The Romance of Certain Old Clothes – plot summary

Bernard Willoughby returns from Oxford University and travels in France with his college friend Arthur Lloyd, who makes a very positive impression on Bernard’s two sisters, Viola and Perdita. The two girls are in competition for Lloyd’s attention, but conceal the fact from each other and from everybody else.

When eventually Perdita reveals that Lloyd has asked to marry her and has given her a ring, Viola feels wounded but tries to be stoical about her disappointment. But after the wedding, Perdita discovers Viola secretly wearing her wedding clothes.

Lloyd and Perdita settle in Boston, Viola goes away to recover from her disappointment, and then Bernard marries.Perdita gives birth to a daughter, then dies, leaving all her clothes in a locked trunk for her daughter when she grows up.

Viola goes to live with Lloyd to look after her young niece, and Lloyd eventually marries her. Three years later she begins to covet Perdita’s collection of clothes, and she quarrels with Lloyd, who refuses to give them up. However, she gets hold of the key to the locked trunk.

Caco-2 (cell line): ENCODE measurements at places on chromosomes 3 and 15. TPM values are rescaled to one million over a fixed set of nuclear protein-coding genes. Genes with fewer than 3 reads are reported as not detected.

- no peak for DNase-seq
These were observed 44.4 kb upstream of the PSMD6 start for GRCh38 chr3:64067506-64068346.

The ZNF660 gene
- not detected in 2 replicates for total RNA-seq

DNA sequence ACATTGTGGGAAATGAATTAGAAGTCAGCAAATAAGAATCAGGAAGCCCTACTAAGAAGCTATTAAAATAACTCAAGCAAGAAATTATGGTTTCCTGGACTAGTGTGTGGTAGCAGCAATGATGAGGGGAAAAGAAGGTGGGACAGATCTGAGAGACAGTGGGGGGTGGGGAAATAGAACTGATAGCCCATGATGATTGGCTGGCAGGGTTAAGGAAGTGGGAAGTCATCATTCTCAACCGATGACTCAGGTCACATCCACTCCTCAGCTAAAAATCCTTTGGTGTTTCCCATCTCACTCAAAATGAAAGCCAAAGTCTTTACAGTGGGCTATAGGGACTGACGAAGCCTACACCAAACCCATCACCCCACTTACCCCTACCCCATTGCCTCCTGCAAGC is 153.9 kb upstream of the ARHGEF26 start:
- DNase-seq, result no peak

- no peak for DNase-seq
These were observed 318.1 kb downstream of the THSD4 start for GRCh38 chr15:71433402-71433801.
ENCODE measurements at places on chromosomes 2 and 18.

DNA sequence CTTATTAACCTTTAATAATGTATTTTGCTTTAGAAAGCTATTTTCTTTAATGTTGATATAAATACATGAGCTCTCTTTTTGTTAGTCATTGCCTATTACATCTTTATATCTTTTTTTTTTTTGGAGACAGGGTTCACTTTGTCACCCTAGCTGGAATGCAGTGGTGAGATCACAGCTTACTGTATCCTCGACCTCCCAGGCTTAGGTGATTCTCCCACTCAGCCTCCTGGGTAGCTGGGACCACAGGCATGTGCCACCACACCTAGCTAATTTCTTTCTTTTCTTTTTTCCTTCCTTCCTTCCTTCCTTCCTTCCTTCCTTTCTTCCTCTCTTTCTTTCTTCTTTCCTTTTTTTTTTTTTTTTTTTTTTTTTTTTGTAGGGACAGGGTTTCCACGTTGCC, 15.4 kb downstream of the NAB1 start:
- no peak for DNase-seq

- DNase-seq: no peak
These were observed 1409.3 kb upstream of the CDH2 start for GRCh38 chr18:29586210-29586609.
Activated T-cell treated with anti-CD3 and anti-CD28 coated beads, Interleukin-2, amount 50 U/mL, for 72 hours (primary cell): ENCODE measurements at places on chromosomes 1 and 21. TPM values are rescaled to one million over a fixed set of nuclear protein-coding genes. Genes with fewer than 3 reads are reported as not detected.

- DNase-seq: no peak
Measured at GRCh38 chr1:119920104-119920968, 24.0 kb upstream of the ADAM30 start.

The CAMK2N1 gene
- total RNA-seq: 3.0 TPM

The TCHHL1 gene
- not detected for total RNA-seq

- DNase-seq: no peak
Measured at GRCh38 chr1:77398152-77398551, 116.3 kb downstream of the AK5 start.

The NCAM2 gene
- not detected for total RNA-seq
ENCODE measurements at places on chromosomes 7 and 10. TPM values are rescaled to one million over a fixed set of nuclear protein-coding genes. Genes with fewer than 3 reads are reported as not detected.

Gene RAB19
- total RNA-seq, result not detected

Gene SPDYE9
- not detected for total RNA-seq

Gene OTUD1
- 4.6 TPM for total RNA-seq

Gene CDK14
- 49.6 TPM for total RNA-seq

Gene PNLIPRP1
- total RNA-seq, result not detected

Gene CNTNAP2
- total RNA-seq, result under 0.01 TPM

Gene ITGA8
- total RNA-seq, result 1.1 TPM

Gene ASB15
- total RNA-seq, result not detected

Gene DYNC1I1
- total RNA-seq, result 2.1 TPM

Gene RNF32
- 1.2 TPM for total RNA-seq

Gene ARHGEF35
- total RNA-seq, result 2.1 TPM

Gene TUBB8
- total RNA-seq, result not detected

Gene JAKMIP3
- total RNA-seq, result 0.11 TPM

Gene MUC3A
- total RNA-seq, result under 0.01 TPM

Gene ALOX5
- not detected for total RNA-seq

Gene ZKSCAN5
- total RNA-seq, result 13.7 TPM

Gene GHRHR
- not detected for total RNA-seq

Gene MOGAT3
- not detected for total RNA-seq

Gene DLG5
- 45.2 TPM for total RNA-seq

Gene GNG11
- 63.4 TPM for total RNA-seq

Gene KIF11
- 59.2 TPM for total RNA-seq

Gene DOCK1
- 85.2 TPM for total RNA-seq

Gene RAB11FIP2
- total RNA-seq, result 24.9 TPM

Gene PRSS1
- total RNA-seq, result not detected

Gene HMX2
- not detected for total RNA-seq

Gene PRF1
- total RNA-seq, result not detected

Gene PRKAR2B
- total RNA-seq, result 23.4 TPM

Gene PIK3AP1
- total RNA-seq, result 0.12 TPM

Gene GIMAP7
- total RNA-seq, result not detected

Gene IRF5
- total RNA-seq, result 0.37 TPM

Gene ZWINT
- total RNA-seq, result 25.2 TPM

When she fails to appear for dinner one night, Lloyd goes in search of her and finds her in the attic, before the open trunk. She is dead, with the marks of ‘ten hideous wounds from two vengeful ghostly hands’.


Principal characters
Mrs Willoughby a widow
Bernard Willoughby her son, who becomes a lawyer
Viola Willoughby her eldest daughter, tall, attractive
Pedita Willoughby her younger daughter, small, unattractive
Arthur Lloyd Bernard’s rich English college friend

Ghost stories by Henry James

Red button The Romance of Certain Old Clothes (1868)

Red button The Ghostly Rental (1876)

Red button Sir Edmund Orme (1891)

Red button The Private Life (1892)

Red button Owen Wingrave (1892)

Red button The Friends of the Friends (1896)

Red button The Turn of the Screw (1898)

Red button The Real Right Thing (1899)

Red button The Third Person (1900)

Red button The Jolly Corner (1908)


Further reading

Biographical

Red button Theodora Bosanquet, Henry James at Work, University of Michigan Press, 2007.

Red button F.W. Dupee, Henry James: Autobiography, Princeton University Press, 1983.

Red button Leon Edel, Henry James: A Life, HarperCollins, 1985.

Red button Philip Horne (ed), Henry James: A Life in Letters, Viking/Allen Lane, 1999.